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Abandoned homes in Japan

5' read - published December 12th, 2022

Japan has a problem, one that foreshadows the future of many developed countries -  that is abandoned housing, both in rural and urban areas. In Tokyo itself, 1 in 10 homes sits empty. The problem will continue to worsen, and by 2023, there would be an estimated 11 million unoccupied housing. Unoccupied housing is also known as “akiya” (空き家  - it literally means unoccupied, but often it is eventually abandoned, thus the word is used for both senses).

While the Japanese are well aware of the problem, and that they came up with a diverse set of possible solutions, they are only enough to slow down the process. For any initiatives to succeed, cooperation between the homeowners, the real estate professionals and the government is needed. The involvement of multiple stakeholders poses quite a challenge and delays decision making.

While it is easy to define the problem, understanding what causes it is not as clear cut, because multiple factors contributed to it. In this article, 3 major factors are explored, followed by the mention of current solutions, and the challenges that are present.


The number one reason, and still is a contributing factor, is the continuous construction of new housing in Japan despite a shrinking population. Take Tokyo for example, the population has increased by more approx. 3 millions since the 2000s. As the demand for housing increased, prices sky-rocketed. The government sought to tackle this problem by building more houses, the higher the supply, the lower the price, simple economics. In fact, the strategy worked. The average housing prices have decreased since 2006. What they did not account for at that time is the aging and shrinking population. Now close to two decades later, the exemplary solution is starting to see cracks.

Besides that, houses can become abandoned when the owners die without naming an inheritor; or in a more complicated situation, having multiple inheritors but they are not on terms with one another, thus blocking any further process on the property.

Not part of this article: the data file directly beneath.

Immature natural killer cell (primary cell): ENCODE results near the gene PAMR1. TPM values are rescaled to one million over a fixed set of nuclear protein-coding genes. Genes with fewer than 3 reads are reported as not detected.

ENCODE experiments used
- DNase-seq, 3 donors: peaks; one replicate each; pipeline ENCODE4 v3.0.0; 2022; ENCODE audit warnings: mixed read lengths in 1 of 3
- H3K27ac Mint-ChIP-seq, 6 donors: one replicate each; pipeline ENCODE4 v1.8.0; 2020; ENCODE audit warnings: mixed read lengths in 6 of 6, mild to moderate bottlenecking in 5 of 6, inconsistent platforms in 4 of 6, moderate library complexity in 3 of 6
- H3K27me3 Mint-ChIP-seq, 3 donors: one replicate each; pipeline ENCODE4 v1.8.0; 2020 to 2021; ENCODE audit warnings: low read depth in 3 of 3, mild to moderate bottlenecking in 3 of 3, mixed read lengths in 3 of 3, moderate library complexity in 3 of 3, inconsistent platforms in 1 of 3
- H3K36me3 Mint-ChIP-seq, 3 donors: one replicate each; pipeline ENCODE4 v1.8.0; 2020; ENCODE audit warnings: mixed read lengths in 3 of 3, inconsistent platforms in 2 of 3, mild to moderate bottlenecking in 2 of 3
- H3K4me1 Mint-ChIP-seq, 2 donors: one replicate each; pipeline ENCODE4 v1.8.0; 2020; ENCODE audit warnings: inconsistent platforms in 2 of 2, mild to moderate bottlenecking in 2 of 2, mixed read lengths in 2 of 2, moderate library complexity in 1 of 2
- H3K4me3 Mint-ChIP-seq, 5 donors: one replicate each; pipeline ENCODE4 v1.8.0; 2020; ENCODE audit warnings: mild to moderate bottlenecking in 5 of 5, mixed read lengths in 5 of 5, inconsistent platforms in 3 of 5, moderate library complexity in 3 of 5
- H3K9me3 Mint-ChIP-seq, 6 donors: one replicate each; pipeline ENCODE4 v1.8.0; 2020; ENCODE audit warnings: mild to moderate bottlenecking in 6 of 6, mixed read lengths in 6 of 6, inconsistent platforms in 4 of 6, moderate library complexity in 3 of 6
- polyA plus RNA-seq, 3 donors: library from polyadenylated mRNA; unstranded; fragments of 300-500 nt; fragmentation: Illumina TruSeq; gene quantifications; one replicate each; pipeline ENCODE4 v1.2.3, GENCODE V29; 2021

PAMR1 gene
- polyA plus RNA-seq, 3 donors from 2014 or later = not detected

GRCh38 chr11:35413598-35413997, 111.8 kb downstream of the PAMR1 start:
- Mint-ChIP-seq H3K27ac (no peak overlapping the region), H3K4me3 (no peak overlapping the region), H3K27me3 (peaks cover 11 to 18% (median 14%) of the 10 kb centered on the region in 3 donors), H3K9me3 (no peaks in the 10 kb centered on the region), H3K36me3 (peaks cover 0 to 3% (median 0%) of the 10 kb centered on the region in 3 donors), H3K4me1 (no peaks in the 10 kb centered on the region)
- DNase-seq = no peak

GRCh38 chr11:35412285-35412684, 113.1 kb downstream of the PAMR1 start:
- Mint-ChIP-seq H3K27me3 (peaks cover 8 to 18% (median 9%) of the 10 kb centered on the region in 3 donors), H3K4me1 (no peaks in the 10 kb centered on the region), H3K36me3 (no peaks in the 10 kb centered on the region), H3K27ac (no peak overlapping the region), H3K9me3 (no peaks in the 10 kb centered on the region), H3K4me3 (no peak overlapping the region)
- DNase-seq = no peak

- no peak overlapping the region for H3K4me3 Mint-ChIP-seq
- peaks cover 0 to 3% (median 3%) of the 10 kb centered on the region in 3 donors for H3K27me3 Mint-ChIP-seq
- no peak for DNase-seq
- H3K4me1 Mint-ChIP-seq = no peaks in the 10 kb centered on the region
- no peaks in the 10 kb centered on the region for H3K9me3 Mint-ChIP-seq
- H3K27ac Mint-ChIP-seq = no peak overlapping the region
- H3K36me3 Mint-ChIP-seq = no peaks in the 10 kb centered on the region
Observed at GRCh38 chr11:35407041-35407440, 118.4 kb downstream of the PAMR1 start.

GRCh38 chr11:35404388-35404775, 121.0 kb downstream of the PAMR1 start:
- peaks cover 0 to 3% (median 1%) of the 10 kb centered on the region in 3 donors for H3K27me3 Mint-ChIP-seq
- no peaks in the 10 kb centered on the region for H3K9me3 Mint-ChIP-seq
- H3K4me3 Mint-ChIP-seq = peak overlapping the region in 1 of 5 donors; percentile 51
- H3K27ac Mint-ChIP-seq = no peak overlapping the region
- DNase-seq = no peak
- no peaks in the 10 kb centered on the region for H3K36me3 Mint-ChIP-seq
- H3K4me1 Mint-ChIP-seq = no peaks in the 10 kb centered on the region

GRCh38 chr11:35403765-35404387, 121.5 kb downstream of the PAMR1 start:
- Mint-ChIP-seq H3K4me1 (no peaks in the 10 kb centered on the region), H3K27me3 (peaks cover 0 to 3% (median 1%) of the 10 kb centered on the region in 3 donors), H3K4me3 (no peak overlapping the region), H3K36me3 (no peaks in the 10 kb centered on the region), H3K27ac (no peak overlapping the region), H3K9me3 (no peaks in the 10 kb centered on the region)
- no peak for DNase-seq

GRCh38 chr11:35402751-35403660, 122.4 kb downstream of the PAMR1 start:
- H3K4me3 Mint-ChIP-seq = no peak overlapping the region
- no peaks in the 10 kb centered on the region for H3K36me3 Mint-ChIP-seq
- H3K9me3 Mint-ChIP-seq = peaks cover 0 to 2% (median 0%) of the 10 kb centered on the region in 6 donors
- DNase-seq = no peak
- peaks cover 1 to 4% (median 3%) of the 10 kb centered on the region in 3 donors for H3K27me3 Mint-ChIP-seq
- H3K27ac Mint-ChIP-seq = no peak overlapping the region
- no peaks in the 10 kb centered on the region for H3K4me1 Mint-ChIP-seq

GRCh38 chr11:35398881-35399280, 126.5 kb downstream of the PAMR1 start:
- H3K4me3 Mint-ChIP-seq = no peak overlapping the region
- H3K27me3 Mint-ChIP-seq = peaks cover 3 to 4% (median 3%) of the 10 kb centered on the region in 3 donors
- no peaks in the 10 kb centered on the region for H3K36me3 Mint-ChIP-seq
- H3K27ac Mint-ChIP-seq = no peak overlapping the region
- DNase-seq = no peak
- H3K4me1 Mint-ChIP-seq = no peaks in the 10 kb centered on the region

A third reason that is rather common is that these houses are located in rural areas far away from major cities. People are reluctant to move there.

Government solutions

The government tried to battle this creeping problem. They categorized vacant houses into 2 categories: those that are intended for rent or sale, and the rest. To deal with abandoned housing that falls into “the rest” category, new real estate registration laws have been implemented. Some of the new laws include:

Demolishing the abandoned housing is also considered, yet not without some roadblocks. The abandoned houses are a hazard and pose a threat to the local community in case of a natural disaster. These houses may be built with wooden foundations, as the years go by the structure has weakened. In the event of a natural disaster or fire, the damage is spread to the nearby buildings as well. Not only that, it is a hygiene and termites concern. The demolition cost is to be borne by the owners, but it is difficult to track them down. Sometimes it is because they moved away, others simply do not want to acknowledge ownership of the property because of tax liability. Without proper clearance, the government could not do anything. Therefore, the abandoned property remains as is.

Private sector solutions

What else can be done? Private construction companies, real estate agencies, and startups have chipped in their proposals, which can be divided into ownership and conversion.